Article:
I’m writing from a cozy farmhouse just outside of Oxford, UK where we are slowly emerging from a particularly intense Atlantic storm. Some areas have widespread flooding, while fallen tree branches and damaged roofs are countrywide. Our neighbours in the Irish Republic are first in the path of these storms, and receive an especially strong pasting.
In the news following the storm is a merchant ship that was washed up by this storm on the coast of Country Cork. The MV Alta is a nearly 2300t and 77m (just over 253 ft) freighter that had been abandoned in 2018 south of Bermuda after a mechanical failure had rendered it incapable of navigation. Its crew had been rescued by the US Coast Guard, and since then — apart from a brief sighting in mid-Atlantic by a Royal Navy polar research vessel — it had passed unseen as a drifting ghost ship before appearing on the Irish coast.
In a very literal sense it had dropped off the radar, but the question for us is how? With the huge array of technological advances in both navigation aids and global sensing available at the end of the 21st century’s second decade, should that even be possible? It’s worth taking a while as land-lubbers to look at how ships are tracked, to try to make sense of the seeming invisibility of something that is after all pretty large and difficult to hide.
One Of These Maps Is Not Like The Other
Some of these distances are not like the others: the familiar Mercator world map projection. [Public domain]Perhaps in understanding this it’s best to start by looking at the scale of the distances involved. We are used to viewing the world in terms of the map on the wall in your primary school. Known as the Mercator projection, a spherical globe has been distorted into a cylinder which can then be unwrapped as a rectangular piece of paper. On this side of the Atlantic they have Europe and Africa roughly in the centre, with the International Date Line skirting New Zealand on their right, and the Pacific ocean and Alaska on their left. Doing this makes it easy for us to create a mental picture of where places are in the world, but creates a significant distortion in our perception of distance.
Greenland for example is many times smaller than its depiction in a Mercator projection, and the distance across the far north Atlantic from Greenland to Norway appears as the same as that from for example New York to Morocco. In reality the former is in the region of 1000 miles while the latter is over 3500 miles. As a comparison the road distance between New York and San Francisco is about 2900 miles.
The Atlantic, It’s Bigger Than You Imagine
The North Atlantic ocean viewed on a spherical globe projection. [Public domain]Viewing the Atlantic on a spherical projection then shows the true size of the ocean, as the American mid-west is on one horizon and the Middle East on the other, with the sea occupying most of the visible surface. If by some engineering magic there were a road bridge across it I would take about a week to drive the distance in my little hatchback, but in fact aside from a few islands such as Bermuda or the Azores there is nothing. A look at any of the online ship tracking sites that map reports from AIS transponders appears to show it as crowded with shipping, but even then that is an illusion created by the size of the icons on a web page. In fact on those maps each ship is a fraction of a pixel in size on the in-browser map, their optical horizon in the region of 5km is the same, as is their roughly 20 nautical mile X-band radar view.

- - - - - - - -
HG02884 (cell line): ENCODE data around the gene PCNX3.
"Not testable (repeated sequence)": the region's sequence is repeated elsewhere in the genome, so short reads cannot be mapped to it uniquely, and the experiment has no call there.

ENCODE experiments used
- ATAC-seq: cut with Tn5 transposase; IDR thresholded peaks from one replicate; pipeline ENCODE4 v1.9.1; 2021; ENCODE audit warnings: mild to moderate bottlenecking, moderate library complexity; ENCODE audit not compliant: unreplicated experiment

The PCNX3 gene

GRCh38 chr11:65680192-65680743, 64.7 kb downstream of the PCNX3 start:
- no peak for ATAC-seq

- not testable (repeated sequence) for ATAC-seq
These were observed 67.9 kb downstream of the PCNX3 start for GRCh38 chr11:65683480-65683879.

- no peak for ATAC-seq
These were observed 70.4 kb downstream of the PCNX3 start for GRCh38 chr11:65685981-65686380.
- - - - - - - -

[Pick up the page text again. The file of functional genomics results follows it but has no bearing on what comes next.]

In that light It’s easy to believe that the captain of a ship such as the Alta could plot a course that would keep it away from other craft and effectively disappear from view in a space that vast. It’s not impossible that without a captain and with its AIS transponder out of action it could also drift unseen through the same space.
You Won’t Find It Unless You Go Looking For It
One of the US Navy’s venerable Lockheed P-3 maritime patrol aircraft. US Navy [Public domain]So aside from that passing visual encounter with the Royal Naval vessel it achieved the feat of crossing the Atlantic unseen. But surely we live in the 21st century, don’t our governments ceaselessly monitor the waves for would-be enemies? The answer to that is, we hope, yes, but even then it’s fair to say that seeking out drifting Panamanian-flagged merchant ships is unlikely to be a priority.
They may have radar-equipped maritime patrol aircraft in the sky, undersea hydrophones, and satellite monitoring overhead, but all of those things require naval intelligence to direct them towards a vessel of interest. If intelligence indicates a potentially hostile ship has left port, then a formidable array of machinery and technology will shadow its every move. But the Alta, floating rudderless with no one aboard, hardly fits the bill as a threat to global security. Indeed it could have evaded some of those systems anyway, as without the engine or wake of a ship under power to detect, they simply wouldn’t have found it.
We hope the Alta will not cause a headache to the Irish authorities and that perhaps a few extra tourists come and spend their Euros in the area when they come to see it, but if its fate tells us anything it is this: We sometimes like to believe that we are the masters of our world, when in fact over so much of its surface we are still as at the whim of nature as our ancestors were centuries ago when they crossed oceans in tiny wooden craft.
MV Alta header image: Colm Ryan / CC BY-SA 4.0